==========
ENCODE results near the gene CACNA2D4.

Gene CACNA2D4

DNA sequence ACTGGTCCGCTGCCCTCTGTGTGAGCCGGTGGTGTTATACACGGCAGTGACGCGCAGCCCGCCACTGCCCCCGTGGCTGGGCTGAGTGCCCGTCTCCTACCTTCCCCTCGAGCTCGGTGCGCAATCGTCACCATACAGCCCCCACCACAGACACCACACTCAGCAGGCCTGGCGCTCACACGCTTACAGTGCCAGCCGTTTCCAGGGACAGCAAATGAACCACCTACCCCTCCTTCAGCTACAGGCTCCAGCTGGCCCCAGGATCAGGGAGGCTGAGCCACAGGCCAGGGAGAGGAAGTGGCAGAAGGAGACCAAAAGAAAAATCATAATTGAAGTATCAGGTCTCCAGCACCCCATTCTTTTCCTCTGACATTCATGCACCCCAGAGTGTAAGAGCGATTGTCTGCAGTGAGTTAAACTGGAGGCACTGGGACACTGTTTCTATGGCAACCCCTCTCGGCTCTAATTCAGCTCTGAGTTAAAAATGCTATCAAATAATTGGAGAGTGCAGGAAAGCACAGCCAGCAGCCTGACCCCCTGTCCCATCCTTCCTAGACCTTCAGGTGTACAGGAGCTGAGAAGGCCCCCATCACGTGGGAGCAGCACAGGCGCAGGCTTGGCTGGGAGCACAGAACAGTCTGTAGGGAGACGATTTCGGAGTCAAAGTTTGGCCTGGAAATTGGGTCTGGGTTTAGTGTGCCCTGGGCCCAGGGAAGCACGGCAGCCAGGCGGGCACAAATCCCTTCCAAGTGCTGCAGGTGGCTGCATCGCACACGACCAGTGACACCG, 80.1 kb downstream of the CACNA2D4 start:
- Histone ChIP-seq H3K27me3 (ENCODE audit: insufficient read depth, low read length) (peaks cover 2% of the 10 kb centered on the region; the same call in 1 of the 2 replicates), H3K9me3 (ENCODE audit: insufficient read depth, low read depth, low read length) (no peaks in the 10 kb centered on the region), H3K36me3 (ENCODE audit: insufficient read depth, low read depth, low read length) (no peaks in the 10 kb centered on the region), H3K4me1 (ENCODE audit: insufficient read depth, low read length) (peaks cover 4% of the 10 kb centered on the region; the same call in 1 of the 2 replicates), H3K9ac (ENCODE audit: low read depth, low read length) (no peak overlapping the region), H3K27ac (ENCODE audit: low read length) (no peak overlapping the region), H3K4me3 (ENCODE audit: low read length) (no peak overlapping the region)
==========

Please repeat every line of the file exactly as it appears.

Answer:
ENCODE results near the gene CACNA2D4.

Gene CACNA2D4

DNA sequence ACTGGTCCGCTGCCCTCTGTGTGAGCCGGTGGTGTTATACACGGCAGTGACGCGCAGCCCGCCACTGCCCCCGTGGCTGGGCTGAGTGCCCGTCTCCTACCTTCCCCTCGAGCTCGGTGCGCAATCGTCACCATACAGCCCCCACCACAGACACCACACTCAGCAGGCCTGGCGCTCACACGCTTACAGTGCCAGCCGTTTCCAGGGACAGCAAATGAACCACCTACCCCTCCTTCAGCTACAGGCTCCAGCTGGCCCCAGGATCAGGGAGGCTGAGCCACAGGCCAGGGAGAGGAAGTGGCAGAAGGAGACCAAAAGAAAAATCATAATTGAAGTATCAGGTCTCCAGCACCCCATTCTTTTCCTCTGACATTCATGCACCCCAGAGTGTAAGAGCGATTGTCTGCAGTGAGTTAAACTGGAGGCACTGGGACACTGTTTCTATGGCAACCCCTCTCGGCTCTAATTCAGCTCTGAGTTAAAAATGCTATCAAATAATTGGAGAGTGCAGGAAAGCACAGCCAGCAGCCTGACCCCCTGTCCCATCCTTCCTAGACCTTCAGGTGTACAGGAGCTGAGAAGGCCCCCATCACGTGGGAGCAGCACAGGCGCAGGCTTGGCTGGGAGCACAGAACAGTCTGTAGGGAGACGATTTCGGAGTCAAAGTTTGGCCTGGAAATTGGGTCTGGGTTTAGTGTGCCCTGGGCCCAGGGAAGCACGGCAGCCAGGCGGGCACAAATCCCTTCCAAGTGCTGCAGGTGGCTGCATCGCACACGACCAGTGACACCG, 80.1 kb downstream of the CACNA2D4 start:
- Histone ChIP-seq H3K27me3 (ENCODE audit: insufficient read depth, low read length) (peaks cover 2% of the 10 kb centered on the region; the same call in 1 of the 2 replicates), H3K9me3 (ENCODE audit: insufficient read depth, low read depth, low read length) (no peaks in the 10 kb centered on the region), H3K36me3 (ENCODE audit: insufficient read depth, low read depth, low read length) (no peaks in the 10 kb centered on the region), H3K4me1 (ENCODE audit: insufficient read depth, low read length) (peaks cover 4% of the 10 kb centered on the region; the same call in 1 of the 2 replicates), H3K9ac (ENCODE audit: low read depth, low read length) (no peak overlapping the region), H3K27ac (ENCODE audit: low read length) (no peak overlapping the region), H3K4me3 (ENCODE audit: low read length) (no peak overlapping the region)